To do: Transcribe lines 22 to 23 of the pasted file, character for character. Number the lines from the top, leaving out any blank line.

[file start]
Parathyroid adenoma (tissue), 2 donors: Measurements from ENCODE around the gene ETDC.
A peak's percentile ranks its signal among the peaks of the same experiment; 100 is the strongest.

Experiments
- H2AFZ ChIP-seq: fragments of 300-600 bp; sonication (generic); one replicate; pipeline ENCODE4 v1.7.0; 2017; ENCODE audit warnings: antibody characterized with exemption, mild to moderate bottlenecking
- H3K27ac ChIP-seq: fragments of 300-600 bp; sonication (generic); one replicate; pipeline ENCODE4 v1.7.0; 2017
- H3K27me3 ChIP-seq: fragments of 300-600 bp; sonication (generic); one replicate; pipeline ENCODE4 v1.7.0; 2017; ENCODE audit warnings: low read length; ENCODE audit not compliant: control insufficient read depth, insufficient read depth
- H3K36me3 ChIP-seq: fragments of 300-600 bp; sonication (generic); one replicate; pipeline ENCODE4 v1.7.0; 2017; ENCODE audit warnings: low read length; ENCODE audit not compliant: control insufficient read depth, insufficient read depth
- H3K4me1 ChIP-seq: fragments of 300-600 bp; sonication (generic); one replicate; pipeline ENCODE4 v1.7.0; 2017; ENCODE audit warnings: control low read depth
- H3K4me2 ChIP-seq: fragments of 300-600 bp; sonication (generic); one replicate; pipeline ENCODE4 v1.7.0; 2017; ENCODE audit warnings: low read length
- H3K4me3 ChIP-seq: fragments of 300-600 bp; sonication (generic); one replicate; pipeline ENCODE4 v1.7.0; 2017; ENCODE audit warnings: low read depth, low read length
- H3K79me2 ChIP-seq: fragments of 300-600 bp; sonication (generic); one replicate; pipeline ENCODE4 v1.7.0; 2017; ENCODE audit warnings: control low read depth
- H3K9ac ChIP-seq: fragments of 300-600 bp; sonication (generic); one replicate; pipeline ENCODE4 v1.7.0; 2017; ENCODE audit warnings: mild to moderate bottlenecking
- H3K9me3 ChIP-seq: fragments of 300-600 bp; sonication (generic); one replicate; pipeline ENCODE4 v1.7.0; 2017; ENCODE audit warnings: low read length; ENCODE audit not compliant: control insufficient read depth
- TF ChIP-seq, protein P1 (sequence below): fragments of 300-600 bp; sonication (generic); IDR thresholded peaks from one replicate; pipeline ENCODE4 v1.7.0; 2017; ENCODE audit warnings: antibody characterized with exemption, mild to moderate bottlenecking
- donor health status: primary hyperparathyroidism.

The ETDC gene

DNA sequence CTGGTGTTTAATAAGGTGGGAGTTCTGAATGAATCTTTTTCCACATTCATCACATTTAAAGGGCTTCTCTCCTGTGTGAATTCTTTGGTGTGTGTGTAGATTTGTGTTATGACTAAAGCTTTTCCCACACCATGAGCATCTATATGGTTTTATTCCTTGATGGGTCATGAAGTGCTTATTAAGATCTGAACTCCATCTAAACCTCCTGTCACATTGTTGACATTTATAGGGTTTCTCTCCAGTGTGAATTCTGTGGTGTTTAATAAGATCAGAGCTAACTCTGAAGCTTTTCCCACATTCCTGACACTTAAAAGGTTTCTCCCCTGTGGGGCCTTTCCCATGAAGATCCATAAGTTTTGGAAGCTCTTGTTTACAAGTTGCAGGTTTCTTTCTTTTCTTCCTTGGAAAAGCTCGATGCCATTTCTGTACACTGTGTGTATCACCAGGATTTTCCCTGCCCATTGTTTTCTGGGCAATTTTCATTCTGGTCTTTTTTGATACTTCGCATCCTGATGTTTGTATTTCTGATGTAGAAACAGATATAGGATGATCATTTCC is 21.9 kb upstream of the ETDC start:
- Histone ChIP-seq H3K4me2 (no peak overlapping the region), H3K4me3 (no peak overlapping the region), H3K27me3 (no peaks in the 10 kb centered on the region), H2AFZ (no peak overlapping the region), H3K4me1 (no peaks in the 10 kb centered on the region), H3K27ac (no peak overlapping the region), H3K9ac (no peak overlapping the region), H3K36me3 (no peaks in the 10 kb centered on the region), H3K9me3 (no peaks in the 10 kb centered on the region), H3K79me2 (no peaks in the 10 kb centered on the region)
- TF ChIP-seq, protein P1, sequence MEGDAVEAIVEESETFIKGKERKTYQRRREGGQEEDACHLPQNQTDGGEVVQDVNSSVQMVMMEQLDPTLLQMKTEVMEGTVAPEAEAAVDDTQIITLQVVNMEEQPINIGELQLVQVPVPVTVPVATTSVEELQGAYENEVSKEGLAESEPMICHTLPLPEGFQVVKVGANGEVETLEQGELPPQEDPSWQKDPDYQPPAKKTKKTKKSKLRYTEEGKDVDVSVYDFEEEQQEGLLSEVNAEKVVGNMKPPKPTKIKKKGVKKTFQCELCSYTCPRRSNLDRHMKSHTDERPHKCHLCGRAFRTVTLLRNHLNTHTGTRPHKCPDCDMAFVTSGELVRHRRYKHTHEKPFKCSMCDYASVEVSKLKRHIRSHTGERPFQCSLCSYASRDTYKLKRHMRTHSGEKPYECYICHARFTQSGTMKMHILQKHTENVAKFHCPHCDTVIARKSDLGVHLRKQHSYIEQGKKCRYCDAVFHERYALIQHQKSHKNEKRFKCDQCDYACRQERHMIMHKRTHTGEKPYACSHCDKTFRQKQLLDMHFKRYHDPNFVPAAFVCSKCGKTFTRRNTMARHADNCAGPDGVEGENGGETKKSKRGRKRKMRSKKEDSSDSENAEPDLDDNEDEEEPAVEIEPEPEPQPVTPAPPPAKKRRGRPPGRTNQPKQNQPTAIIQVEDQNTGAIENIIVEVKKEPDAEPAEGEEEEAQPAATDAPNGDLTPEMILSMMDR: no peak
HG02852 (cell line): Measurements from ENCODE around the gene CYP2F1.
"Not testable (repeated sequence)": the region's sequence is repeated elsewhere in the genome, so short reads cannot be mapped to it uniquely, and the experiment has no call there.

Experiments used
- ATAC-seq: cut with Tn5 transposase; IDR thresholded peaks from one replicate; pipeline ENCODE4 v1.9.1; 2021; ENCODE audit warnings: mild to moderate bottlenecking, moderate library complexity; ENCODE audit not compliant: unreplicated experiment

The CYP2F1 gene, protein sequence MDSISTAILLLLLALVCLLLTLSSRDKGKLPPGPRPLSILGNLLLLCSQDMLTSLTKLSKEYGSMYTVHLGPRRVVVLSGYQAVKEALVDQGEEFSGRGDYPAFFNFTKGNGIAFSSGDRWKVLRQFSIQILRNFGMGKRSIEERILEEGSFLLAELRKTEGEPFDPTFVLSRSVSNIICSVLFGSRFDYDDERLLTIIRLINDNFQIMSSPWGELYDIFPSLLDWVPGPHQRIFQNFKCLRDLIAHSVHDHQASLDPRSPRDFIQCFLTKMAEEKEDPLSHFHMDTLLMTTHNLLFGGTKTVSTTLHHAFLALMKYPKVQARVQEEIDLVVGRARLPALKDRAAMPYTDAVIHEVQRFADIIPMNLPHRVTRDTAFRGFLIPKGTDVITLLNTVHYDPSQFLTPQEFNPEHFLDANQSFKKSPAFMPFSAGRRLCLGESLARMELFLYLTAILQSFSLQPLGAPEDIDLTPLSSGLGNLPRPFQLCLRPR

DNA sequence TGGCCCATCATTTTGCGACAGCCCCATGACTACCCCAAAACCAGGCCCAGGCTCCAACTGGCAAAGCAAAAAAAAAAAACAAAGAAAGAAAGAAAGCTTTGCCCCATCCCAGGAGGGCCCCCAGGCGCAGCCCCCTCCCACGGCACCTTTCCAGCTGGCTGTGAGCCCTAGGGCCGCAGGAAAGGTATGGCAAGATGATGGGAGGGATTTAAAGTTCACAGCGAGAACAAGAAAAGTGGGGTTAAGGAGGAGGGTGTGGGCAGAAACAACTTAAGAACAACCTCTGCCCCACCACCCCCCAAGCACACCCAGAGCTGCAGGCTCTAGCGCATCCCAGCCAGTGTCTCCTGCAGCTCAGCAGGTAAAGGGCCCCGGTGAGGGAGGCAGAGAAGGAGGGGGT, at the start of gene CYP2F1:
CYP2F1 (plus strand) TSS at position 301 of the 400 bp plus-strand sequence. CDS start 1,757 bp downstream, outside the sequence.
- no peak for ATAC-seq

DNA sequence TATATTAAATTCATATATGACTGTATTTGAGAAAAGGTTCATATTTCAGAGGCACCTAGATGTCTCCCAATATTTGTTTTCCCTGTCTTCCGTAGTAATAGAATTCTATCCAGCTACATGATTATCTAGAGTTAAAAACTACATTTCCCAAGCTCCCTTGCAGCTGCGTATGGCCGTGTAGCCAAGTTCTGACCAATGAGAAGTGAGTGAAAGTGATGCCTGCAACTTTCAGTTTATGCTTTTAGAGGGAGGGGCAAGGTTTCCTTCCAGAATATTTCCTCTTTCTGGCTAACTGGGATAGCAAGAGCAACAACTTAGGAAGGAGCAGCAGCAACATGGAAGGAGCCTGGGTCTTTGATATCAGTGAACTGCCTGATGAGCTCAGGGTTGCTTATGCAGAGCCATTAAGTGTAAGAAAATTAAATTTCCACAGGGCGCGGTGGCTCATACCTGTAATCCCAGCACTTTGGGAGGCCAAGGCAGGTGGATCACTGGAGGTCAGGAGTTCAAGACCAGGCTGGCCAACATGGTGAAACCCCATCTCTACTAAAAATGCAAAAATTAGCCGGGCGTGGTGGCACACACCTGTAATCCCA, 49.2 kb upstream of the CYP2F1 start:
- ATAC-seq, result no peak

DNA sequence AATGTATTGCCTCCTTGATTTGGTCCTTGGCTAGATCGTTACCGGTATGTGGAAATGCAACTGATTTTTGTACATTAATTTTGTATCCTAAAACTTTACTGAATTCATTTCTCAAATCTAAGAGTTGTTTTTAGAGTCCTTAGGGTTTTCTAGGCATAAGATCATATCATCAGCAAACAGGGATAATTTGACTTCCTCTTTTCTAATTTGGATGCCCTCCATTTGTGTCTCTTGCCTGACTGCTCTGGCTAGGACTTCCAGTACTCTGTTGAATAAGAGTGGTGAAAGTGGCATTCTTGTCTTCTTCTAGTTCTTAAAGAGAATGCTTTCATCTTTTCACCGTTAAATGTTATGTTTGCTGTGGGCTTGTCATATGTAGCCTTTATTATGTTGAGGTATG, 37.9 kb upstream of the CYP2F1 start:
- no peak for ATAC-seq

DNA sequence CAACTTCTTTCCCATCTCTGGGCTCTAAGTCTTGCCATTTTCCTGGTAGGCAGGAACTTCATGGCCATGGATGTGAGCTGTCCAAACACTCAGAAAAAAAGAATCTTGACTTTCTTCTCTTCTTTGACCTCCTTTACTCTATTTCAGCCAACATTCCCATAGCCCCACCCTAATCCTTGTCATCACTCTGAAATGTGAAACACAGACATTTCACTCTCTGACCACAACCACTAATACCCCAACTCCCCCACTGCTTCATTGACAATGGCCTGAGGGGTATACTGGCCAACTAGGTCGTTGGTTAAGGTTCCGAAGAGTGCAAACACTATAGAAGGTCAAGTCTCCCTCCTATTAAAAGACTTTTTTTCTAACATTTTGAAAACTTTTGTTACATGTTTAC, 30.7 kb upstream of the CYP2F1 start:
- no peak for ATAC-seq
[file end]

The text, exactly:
Experiments used
- ATAC-seq: cut with Tn5 transposase; IDR thresholded peaks from one replicate; pipeline ENCODE4 v1.9.1; 2021; ENCODE audit warnings: mild to moderate bottlenecking, moderate library complexity; ENCODE audit not compliant: unreplicated experiment